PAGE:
Shortly after that her mum received a phone call out of the blue from an Italian photographer who was visiting Dublin inviting Patience to a photo shoot.
“I never found out how the photographer got our number,” she says. “Somehow through the pictures he took of me, we got a call from Vogue inviting me to London. I had a year’s contract with them and did two features, only one of which they used.”
Her life changed dramatically overnight and although only 14 years old, she says her mum indulged and encouraged her in the new and exciting opportunities that were coming her way.
Work poured in and as well as fashion shows, she appeared in a number of iconic adverts including ones for Bounty Bars and Brutus Jeans (Get your Brutus Jeans on).
It was a lifestyle which saw her attend the best parties in town with the top celebrities of the day and at one point she shared a house with movie legend Richard Burton’s niece.
“It was amazing meeting so many stars at such a young age,” she says.
“A lot of parents would not let a 14-year-old go to London to live that life, but my mum was never like that.
“She had complete faith in me and she just wanted me to be happy.
“I think I spent the first year thinking I was in a dream world. I remember walking into Miss Selfridges in London and they had my picture suspended from the ceiling in the Topshop section and I just couldn’t believe it was me.
“I met so many people. I loved David Soul. I met Paul Newman who was a wonderful man.
“The first person I met who had any real fame was Oliver Reed. I remember turning up to a party at his house wearing a new bunny coat which was fake fur, but I thought I looked great and he opened the door and the first thing he said to me was ‘do you often wear dead rats’.”
Of the many celebrities she mixed with — and there was many — the one who made the biggest impression on her was Superman actor Christopher Reeve with whom she formed a friendship.
“He was the most gorgeous looking man and a beautiful person,” she says. “A lot of celebrities were very into themselves but he wasn’t. I’ve never met a lovelier man and after he had his accident I remember going to meet him again.
“Before the accident everybody fell at his feet and he was so tall and then there he was in a wheelchair with tubes.
“When I met him after the accident his wee son was with him and he was helping him to do things he couldn’t do because he couldn’t use his hand.
“His son climbed onto his knee and when I looked into Christopher’s eyes I could see it was just him again, he was exactly the same person, and the accident hadn’t changed him at all.”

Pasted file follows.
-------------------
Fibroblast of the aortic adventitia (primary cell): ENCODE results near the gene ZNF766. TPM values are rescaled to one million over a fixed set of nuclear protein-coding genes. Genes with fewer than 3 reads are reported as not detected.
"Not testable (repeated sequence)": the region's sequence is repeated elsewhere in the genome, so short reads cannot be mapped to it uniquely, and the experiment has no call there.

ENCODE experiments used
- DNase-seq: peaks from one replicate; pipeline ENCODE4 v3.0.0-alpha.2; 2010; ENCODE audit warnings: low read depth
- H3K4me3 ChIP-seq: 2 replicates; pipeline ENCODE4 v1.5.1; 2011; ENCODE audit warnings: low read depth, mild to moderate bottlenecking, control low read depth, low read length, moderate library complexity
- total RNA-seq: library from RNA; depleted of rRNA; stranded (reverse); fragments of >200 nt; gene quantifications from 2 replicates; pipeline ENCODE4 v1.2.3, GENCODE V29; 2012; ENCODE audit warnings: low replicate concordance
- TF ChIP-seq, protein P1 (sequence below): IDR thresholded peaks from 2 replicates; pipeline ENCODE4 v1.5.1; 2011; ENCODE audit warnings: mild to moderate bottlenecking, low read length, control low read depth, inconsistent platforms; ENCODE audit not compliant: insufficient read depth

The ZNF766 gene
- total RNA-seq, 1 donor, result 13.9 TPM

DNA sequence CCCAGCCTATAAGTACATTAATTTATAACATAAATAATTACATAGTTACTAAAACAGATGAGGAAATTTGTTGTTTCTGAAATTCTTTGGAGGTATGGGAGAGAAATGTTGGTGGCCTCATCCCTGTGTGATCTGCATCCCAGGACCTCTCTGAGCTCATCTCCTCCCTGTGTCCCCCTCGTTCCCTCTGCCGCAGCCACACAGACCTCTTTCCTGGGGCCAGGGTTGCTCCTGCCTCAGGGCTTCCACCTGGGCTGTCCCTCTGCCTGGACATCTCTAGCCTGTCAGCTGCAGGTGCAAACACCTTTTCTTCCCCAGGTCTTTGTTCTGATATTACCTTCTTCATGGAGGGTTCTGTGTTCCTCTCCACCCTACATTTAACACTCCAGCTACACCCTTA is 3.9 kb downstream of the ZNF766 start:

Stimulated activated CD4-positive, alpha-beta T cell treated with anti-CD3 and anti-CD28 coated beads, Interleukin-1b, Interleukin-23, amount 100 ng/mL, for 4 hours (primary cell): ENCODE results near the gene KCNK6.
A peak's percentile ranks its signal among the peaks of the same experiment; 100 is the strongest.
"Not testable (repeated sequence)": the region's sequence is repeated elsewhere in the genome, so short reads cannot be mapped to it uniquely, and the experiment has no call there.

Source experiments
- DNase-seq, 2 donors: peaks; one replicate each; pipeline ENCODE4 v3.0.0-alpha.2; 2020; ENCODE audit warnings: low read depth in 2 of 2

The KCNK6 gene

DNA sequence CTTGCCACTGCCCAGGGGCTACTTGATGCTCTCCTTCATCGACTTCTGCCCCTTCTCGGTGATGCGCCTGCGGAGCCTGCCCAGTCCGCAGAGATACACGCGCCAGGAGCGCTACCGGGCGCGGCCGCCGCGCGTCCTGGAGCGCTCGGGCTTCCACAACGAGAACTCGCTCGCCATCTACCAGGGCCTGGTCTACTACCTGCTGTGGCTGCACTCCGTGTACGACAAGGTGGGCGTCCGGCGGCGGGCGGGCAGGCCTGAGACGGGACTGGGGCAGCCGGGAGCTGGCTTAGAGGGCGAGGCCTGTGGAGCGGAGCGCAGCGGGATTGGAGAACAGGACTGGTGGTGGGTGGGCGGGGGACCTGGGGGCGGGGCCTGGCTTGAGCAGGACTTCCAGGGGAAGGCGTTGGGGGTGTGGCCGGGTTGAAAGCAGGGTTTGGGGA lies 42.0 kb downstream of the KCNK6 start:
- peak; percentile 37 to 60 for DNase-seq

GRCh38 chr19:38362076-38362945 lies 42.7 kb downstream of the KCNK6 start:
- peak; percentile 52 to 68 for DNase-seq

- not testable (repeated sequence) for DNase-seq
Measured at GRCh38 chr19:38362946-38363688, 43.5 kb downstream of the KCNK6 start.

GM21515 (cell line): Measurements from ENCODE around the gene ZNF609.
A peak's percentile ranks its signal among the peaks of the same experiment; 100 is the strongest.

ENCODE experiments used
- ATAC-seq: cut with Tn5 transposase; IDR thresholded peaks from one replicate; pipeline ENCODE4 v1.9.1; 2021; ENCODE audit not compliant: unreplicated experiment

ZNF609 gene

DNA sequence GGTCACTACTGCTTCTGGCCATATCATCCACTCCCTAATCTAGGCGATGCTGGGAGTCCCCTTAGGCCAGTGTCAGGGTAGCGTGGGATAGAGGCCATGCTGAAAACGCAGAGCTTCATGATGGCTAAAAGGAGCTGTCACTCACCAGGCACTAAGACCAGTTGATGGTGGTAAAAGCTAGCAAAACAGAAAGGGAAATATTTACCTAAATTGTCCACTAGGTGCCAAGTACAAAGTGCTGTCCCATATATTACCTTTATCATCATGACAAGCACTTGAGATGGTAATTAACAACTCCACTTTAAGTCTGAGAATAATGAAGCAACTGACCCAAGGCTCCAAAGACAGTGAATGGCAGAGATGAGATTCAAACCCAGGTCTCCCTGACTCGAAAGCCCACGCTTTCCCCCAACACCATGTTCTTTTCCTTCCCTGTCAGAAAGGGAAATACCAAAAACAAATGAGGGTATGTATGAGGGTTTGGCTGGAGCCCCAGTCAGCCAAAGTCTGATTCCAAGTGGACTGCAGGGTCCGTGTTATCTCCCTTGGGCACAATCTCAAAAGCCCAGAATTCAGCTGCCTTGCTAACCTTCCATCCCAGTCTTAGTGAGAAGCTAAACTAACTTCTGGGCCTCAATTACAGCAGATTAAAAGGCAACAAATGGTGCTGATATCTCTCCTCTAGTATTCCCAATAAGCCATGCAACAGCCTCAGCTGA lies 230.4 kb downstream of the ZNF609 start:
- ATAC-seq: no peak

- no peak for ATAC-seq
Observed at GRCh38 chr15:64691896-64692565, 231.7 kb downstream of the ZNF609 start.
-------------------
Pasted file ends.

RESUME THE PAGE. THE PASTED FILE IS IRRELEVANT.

The only subject which Patience refuses to be drawn on in any detail is that of notorious sex offender Jimmy Savile.
He was at the height of his fame when she was in London.
Details of the abuse he subjected hundreds of vulnerable young women to during those years which only emerged after his death did not come as a huge shock to Patience.
She says: “What happened is frightening. I did think at the time he was a very strange man. In those days the big thing was to be seen with a celebrity. Now the celebrity world has changed but back then things were very different.
“Walking past someone having sex on the floor with a celebrity at a party was nothing. It sadly was the norm back then.
“I remember a boy of 14 died on a settee beside me at a party from taking drugs and I never took drugs because of that.
“I was at a party of an MP’s daughter once and we were all arrested but I was let out because they realised I wasn’t taking drugs.”
Patience left her modelling days in London behind after being diagnosed with severe Reynaud’s and Scleroderma which are two conditions which can occur together and affects the extremities, usually the fingers and toes.
She is chair of the Northern Ireland Reynaud’s and Scleroderma Association and has raised thousands of pounds over the years organising charity fashion shows and has also worked hard to raise awareness of the conditions here, winning a Woman of the Year title in 2000 for her charity work.
A tragic downside of her early modelling career was developing eating disorders which she has lived with ever since.
She was persuaded to turn it into a book by a friend who is a psychotherapist and since it was published six years ago, My Secret is Out has helped countless others to recover.
She says: “It started after I began modelling. Most of the models then would have done anything to stay thin and I developed anorexia and bulimia. It is the most evil illness.
“I tried to take my own life three times and Ivor has really helped me through it, he has been wonderful.
“My whole life 24-7 was about food, nothing else mattered, just food.
“You never recover from it. I would have worked tirelessly just to take my mind off food for two seconds.
“I’m just delighted that the book has been able to help people and I know of three lives it has helped to save.”
- You can discover the full details of Patience’s fascinating life in her new book Where Do You Go To My Lovely published by Excalibur Press at www.excaliburpress.co.uk/sotre/products and Amazon
SURREAL LIFE: Patience Bradley at her home. Left, the man she believed was her father, George Lawrence. Right from top, a Bergasol shoot and modelling for a Vogue assignment